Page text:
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Bonds – Getting Your Feet Wet

October 17, 2012 in Bond

 

 

 

 

 

 

 

 

 

Investment in Bonds:

Now we have picked up the basics of bonds and understand the risks involved, it’s time to get your feet wet and invest in bonds either directly or through a bond fund.

Here are a few points you should keep in mind before you embark on this new investment journey in the bond market.

Bonds and Research, research, research…

Go through the bond terms with a fine tooth comb and understand all the implications. Examine the kind of bond it is, whether it has any call provisions, rates of interest payment, current yield, YTM (Yield to Maturity) and interest accrued on the bond after the last interest payment date. Like any investment, bonds also need a thorough research before we go for buying those.

Bond research

 

 

 

 

 

 

 

 

Check out the bond issuer, their interest coverage ratios, debt-to-equity ratio and whether there is any past history of default and also the future possibilities for the same.

Bond ratings

Assess the likelihood of prompt interest payment and safety of principal by checking out the ratings, if any issued by agencies such as Moody’s and S&P. Understand that these are only rough and ready guides, and may not be entirely current.

Bond ratings

 

 

 

 

 

 

 

Guard Yourself Against Inflation

One great way protect yourself and your capital from the vagaries of inflation is to buy bonds which are protected from inflation risks –TIPS, or, Treasury Inflation Protected Bonds, ensure that the investment is protected against inflation. How do these work?

These are a kind of Treasury bonds of face value $ 1000 to which is added every year an amount representing the percentage rise in the Consumer Price Index (CPI). This way the inflation risk is removed, and because these are bonds issued by the Treasury, so is default risk.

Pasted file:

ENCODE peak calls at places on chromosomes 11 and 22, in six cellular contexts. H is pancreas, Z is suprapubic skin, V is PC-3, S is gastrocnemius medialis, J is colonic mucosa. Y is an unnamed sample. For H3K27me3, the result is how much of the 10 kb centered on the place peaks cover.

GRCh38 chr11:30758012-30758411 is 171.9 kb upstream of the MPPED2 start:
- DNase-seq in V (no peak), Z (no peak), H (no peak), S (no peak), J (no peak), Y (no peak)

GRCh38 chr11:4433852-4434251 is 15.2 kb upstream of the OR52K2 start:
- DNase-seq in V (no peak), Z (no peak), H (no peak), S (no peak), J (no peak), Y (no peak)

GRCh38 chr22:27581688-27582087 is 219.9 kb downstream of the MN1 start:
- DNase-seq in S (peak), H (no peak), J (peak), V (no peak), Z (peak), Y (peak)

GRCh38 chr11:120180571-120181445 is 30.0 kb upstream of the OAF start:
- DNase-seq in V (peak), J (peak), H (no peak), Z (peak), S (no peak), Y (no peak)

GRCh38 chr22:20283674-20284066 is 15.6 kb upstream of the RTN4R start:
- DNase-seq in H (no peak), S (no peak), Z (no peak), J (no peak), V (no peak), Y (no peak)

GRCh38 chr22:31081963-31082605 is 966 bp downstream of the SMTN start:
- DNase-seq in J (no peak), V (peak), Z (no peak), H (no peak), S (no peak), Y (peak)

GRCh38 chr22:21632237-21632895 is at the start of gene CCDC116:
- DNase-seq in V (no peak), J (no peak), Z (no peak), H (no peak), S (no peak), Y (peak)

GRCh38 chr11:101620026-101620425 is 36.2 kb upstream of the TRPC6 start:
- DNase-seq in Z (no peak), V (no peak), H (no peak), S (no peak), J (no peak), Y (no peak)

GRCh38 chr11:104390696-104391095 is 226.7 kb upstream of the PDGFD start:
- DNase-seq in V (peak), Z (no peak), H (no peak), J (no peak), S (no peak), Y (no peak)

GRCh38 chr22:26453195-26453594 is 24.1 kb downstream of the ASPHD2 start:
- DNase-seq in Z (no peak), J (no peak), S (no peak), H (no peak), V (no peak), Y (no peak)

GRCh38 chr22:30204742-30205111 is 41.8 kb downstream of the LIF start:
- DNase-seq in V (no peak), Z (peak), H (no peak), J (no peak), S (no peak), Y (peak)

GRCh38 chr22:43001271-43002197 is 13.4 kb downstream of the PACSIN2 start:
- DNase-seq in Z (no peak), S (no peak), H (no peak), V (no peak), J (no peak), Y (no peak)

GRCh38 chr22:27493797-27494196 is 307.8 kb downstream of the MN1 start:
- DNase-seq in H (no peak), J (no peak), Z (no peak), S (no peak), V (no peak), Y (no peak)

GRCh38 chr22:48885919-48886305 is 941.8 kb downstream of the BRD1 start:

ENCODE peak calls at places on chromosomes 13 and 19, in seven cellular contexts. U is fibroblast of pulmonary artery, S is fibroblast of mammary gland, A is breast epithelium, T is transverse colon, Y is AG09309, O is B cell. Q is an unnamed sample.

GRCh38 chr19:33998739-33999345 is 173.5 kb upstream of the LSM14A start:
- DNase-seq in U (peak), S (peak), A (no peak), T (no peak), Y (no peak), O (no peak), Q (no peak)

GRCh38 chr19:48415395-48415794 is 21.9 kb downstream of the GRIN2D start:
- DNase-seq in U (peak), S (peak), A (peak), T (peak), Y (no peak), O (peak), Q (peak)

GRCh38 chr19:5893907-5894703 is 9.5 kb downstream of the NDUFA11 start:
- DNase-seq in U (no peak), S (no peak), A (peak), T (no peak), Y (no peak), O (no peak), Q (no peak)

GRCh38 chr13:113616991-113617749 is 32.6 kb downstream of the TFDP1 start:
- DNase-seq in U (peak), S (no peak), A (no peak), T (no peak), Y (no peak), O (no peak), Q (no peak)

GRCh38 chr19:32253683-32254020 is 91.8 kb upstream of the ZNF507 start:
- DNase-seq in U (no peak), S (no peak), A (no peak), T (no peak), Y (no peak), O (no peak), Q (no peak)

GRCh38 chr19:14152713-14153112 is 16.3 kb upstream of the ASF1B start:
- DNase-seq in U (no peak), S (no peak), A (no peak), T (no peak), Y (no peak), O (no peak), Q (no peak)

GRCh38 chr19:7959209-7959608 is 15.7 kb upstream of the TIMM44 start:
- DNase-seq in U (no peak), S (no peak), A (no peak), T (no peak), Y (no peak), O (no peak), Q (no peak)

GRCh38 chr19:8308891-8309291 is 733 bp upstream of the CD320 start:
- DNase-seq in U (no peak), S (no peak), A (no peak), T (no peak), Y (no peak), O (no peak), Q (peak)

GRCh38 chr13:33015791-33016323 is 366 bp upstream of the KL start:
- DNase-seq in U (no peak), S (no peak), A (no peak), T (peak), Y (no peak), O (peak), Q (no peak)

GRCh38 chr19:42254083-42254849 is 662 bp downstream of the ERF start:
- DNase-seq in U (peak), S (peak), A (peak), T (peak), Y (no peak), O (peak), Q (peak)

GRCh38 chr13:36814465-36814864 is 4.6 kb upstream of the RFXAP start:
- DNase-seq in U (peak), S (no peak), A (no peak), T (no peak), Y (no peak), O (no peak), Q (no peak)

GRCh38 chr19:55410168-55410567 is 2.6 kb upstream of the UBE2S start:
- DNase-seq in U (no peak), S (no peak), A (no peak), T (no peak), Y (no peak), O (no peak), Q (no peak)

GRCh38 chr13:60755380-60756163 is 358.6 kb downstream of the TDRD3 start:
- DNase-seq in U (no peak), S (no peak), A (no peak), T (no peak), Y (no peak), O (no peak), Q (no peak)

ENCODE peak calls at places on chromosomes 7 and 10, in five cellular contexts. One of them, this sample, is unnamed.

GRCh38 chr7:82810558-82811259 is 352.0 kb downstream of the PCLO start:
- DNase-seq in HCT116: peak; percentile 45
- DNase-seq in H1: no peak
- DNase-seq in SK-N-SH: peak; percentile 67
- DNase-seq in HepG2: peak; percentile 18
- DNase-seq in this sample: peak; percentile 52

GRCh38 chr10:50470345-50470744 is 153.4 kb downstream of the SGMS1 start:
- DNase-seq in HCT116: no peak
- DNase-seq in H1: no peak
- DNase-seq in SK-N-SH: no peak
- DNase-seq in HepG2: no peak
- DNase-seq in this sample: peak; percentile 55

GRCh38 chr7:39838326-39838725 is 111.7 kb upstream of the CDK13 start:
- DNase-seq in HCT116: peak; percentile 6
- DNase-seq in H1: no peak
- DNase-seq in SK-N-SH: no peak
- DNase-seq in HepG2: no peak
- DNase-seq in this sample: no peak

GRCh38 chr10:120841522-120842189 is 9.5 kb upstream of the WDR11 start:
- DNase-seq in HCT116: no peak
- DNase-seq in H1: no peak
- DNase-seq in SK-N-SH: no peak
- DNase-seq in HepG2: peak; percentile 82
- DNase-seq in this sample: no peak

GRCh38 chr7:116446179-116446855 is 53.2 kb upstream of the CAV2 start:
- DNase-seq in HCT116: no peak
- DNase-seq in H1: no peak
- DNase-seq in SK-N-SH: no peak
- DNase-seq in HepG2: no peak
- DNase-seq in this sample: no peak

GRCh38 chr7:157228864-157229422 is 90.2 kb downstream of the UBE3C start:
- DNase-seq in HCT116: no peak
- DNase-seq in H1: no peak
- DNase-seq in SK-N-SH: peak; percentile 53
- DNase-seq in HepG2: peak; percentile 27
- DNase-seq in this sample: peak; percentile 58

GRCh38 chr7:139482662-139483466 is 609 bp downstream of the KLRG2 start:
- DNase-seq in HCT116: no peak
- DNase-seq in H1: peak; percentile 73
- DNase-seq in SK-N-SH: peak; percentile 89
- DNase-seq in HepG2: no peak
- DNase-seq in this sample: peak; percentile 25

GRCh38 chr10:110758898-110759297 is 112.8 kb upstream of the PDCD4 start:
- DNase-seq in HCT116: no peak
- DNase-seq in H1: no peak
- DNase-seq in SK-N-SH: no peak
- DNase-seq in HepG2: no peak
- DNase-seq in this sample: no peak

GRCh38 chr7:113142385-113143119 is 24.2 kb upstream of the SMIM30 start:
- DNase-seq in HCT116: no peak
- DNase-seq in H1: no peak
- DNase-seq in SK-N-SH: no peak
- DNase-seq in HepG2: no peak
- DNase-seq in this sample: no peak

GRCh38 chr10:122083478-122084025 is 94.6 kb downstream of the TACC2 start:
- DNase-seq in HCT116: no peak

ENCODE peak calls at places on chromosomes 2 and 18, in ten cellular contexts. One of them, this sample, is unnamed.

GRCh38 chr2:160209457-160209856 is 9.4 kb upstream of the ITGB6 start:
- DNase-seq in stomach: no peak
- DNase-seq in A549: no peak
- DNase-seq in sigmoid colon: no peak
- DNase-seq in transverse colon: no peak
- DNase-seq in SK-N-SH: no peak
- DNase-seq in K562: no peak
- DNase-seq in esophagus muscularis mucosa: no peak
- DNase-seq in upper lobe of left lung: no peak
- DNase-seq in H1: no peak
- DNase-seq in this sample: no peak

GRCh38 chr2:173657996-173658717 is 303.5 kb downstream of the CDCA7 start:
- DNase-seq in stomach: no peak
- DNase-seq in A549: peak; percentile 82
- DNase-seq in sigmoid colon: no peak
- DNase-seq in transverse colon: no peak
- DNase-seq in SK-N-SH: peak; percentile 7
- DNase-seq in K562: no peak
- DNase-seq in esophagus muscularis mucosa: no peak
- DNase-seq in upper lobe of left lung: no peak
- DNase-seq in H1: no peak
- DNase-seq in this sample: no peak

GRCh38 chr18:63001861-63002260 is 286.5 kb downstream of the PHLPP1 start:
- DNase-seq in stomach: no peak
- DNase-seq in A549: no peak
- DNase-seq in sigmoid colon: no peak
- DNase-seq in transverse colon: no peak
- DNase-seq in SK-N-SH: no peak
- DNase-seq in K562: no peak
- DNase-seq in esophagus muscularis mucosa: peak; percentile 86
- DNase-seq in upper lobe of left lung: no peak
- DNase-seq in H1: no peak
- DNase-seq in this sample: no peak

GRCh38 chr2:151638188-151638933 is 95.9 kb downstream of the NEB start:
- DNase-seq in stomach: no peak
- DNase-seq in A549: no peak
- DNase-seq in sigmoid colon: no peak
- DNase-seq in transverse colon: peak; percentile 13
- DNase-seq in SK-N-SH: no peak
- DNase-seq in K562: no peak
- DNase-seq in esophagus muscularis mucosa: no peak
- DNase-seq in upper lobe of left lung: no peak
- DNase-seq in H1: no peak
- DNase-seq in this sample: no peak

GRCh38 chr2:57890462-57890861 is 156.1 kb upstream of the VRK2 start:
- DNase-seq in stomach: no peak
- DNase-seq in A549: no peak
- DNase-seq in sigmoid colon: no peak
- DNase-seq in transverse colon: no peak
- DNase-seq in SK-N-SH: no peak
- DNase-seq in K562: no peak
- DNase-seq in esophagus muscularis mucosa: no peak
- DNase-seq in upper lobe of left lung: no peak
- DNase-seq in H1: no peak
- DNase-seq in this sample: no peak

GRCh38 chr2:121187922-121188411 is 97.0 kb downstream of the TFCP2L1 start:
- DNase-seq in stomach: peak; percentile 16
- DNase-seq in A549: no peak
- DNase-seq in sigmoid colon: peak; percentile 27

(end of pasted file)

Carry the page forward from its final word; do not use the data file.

Temptation of Investing in Junk Bonds

If you’re drawn to high yielding bonds, a.k.a. “junk bonds”, these are better bought through the vehicle of a junk bond fund that has a low expense ratio. The expenses you pay are justified by the diversification achieved, something you may not be able to do on your own by buying up individual bonds. The diversification affords protection against the occasional bad apple default.

The Tax Advantage

If you’re paying a lot of taxes, it makes sense to opt for tax-free bonds. The interest earned on these bonds is exempted from tax and to that extent, your yield is improved.

Tax advantage on bonds

 

 

 

 

 

 

 

You should calculate, with reference to your tax rate, the net earning on a tax-free bond and that on a normal bond. Compare the two returns and decide accordingly.

What’s Age Got To Do With It?

A lot! Did you know there was a very convenient rule of thumb to calculate how much of your investable funds should go into bonds?

When to invest in bonds - Retirement Planning

 

 

 

 

 

 

Take your age – that is the percentage of your assets that should go into bonds and the balance into riskier assets such as stocks. So, the higher your age, the more your investments in the comparatively safer bonds.

Bonds and Investment Timing

Ideally, move into bonds when the interest cycle is at its peak. Remember your basics? When interest rates are high, bond prices will be low, and vice versa.

If you buy bonds when interest rates are high, you would be likely buying them at very low prices. If you have timed it correctly, or are even reasonably close, interest rates should be falling off and bond prices will start ticking up. So, apart from your interest earnings, you could also earn some nice capital gains!

Laddering

This is a technique for investing in bonds which minimizes the interest rate risk borne by the investor.

Bond and laddering

 

 

 

 

 

 

 

 

 

This is achieved by investing in a bond portfolio a part of which matures every successive year. Thus, an investor could decide to invest 20% of its portfolio in a bond that matures next year, another 20% in the second year, and so on until he is fully invested by the fifth year. As each of these mature, the proceeds of redemption are reinvested in bonds of five-year maturities. In this manner, the investor is always possessing five sets of bonds that are each maturing every year, over the next five years.